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What is non-Hodgkin lymphoma?
Lymphoma is cancer that begins in the lymph system in white blood cells called lymphocytes. When these cells become abnormal, they don't protect the body from infection or disease. They also grow without control and may form lumps of tissue called tumors.
Non-Hodgkin lymphoma (NHL) can start almost anywhere in the body. It may start in a single lymph node, a group of lymph nodes, or an organ such as the spleen. Or it can spread to almost any part of the body, including the liver and bone marrow.
There are many types of NHL. Sometimes they are grouped as:
- Slow-growing lymphomas, which spread slowly and cause few symptoms. These may also be called indolent or low-grade lymphomas.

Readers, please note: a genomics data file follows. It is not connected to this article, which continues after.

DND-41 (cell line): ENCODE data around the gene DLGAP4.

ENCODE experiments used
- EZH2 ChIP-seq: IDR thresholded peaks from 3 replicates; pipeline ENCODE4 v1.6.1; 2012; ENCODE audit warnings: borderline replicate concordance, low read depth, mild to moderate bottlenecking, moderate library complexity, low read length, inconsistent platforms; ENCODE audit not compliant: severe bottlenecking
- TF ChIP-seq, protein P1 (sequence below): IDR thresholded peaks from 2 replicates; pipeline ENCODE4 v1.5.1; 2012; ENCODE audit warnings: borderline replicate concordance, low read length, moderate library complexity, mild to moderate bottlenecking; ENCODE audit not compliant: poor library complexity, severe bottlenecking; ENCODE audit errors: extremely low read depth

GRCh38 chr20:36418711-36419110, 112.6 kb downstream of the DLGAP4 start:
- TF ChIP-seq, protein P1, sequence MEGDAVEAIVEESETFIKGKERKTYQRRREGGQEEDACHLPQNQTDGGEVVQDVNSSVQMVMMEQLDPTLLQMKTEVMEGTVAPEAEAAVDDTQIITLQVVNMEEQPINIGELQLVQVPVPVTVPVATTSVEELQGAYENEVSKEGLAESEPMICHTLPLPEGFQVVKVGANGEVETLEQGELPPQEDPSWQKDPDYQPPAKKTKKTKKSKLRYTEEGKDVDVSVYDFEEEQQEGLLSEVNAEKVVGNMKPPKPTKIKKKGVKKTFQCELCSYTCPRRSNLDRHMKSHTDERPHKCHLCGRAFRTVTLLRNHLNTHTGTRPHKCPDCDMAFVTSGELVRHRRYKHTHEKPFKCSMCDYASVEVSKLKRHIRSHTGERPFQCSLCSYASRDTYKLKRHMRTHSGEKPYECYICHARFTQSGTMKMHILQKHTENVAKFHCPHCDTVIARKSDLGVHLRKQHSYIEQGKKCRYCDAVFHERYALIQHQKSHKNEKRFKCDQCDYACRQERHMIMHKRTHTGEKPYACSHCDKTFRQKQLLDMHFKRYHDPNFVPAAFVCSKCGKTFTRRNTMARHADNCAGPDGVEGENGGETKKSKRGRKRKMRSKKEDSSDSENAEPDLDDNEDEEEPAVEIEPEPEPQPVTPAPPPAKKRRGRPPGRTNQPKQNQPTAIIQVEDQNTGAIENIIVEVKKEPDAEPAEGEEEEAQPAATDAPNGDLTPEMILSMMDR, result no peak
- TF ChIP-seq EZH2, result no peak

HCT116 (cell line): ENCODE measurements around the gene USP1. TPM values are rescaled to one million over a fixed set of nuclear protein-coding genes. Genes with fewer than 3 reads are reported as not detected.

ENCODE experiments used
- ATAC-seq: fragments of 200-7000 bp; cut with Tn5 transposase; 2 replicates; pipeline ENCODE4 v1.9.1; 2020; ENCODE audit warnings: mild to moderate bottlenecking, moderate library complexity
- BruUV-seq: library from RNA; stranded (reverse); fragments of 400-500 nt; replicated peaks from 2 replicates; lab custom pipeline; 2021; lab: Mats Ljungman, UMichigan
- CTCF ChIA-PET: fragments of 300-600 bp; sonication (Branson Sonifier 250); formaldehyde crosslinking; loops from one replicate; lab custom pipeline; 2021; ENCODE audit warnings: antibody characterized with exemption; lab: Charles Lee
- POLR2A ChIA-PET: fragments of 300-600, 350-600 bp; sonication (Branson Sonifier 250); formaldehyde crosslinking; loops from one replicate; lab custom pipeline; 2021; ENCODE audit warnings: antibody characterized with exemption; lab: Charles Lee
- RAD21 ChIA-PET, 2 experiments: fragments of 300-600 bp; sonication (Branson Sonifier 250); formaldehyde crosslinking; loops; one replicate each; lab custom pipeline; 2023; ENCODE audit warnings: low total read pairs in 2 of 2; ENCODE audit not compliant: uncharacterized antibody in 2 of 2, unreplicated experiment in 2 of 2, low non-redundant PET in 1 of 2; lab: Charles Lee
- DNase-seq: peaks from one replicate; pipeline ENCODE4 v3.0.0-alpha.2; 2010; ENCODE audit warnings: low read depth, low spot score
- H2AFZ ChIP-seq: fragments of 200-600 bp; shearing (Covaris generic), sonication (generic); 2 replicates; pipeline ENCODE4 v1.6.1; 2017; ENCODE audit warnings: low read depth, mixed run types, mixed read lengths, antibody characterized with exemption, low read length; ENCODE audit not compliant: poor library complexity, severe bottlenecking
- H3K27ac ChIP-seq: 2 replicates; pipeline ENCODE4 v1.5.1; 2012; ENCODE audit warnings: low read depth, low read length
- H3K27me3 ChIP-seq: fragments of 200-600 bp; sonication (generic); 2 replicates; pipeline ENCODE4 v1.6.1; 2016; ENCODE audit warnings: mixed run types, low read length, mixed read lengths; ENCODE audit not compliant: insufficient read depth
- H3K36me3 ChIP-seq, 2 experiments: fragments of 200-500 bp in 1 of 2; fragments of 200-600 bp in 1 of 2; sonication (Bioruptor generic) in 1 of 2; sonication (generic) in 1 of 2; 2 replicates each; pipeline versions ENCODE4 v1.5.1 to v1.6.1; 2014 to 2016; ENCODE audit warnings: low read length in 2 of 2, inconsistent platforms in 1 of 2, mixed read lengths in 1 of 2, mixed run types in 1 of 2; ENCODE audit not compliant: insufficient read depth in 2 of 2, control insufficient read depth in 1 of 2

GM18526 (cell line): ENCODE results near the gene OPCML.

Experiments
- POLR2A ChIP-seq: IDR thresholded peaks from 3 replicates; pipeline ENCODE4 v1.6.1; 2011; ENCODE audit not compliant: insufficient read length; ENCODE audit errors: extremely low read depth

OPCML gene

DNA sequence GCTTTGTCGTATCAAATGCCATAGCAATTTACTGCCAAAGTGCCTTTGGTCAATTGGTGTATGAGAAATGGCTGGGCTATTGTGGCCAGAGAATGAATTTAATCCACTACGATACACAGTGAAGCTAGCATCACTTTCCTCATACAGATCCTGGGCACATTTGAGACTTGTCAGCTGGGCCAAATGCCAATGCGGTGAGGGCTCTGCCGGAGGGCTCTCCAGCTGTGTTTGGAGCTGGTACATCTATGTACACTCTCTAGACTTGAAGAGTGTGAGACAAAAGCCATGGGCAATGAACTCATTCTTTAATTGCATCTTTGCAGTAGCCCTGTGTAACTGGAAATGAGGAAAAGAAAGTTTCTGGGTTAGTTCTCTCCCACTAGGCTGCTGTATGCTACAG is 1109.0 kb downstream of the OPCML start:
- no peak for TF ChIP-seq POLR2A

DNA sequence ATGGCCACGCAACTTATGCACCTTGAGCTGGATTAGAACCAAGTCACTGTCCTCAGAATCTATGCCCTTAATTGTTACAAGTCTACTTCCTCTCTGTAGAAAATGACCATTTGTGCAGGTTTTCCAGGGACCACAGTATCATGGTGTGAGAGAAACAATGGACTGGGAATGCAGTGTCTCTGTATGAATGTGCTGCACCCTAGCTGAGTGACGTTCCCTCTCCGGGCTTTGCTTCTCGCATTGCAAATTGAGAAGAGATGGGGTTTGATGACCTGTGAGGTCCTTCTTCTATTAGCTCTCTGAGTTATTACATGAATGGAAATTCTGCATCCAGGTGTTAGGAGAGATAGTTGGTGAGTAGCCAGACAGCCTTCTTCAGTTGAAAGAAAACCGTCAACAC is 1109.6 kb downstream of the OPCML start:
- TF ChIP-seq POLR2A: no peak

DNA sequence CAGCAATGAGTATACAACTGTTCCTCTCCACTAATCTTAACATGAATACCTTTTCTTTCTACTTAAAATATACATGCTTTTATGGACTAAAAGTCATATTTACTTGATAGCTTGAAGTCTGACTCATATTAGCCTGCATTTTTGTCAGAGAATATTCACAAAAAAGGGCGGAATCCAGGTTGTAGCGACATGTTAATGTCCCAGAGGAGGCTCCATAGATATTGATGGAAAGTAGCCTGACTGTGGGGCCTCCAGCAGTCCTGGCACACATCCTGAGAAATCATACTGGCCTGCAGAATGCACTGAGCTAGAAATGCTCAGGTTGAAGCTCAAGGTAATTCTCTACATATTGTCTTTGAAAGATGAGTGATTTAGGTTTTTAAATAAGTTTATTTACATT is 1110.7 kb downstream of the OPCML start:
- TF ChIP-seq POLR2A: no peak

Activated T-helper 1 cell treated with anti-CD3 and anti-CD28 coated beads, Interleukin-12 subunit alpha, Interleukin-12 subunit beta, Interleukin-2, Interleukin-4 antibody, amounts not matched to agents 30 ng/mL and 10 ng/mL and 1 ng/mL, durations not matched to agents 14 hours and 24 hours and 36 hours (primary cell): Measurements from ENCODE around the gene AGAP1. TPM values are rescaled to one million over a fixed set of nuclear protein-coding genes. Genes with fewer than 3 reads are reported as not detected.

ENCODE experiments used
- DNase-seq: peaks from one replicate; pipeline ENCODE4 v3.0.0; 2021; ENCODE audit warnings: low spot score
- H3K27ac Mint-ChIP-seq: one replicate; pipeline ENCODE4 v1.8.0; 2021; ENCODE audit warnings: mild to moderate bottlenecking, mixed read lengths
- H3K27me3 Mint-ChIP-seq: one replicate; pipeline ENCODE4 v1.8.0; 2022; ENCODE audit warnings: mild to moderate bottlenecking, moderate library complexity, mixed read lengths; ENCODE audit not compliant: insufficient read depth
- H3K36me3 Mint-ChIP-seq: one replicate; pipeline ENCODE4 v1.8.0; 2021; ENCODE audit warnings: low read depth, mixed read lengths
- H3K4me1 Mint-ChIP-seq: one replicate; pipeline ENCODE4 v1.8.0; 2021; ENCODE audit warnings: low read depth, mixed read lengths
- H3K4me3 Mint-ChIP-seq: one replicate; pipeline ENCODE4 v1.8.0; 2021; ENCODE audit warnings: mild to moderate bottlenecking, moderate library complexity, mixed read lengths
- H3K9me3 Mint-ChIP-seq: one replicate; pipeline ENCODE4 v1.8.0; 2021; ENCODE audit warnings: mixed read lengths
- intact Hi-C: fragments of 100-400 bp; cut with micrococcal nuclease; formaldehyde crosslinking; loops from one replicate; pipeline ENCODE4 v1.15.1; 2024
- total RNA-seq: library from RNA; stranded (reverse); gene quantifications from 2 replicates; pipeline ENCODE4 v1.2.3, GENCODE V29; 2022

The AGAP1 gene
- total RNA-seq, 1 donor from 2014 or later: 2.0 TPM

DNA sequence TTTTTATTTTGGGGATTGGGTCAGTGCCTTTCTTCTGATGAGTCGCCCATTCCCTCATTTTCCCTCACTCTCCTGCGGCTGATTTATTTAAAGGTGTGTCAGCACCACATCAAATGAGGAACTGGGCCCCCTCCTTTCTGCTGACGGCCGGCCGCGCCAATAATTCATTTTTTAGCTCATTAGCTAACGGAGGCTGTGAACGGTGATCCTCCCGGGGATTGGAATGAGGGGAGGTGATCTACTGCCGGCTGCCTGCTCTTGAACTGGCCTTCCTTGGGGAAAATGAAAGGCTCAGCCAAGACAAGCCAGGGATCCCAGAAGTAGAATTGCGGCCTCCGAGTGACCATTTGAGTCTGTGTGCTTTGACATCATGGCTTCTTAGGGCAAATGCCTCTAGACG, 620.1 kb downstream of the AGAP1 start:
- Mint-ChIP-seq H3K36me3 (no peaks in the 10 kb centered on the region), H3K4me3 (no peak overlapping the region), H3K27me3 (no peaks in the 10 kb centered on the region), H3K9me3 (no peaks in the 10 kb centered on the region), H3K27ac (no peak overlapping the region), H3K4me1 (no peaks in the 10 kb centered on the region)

- Fast-growing lymphomas, which spread quickly and cause severe symptoms. These may also be called aggressive lymphomas and may be classified as intermediate-grade or high-grade.
Treatment can cure some people and may allow others to live for years. How long you live depends on the type of NHL you have and the stage of your disease (how far it has progressed).
Hematology Care Team
Here at Parkview, you’ll be cared for by a dedicated team of hematology specialists and sub-specialists, not a general oncologist who treats all types of cancer.
Learn more about our hematology care team.
Research & Clinical Trials
Parkview Research Center in collaboration with Parkview Cancer Institute provides innovative clinical research, an integral component of advancing cancer care.
View current hematology clinical trials.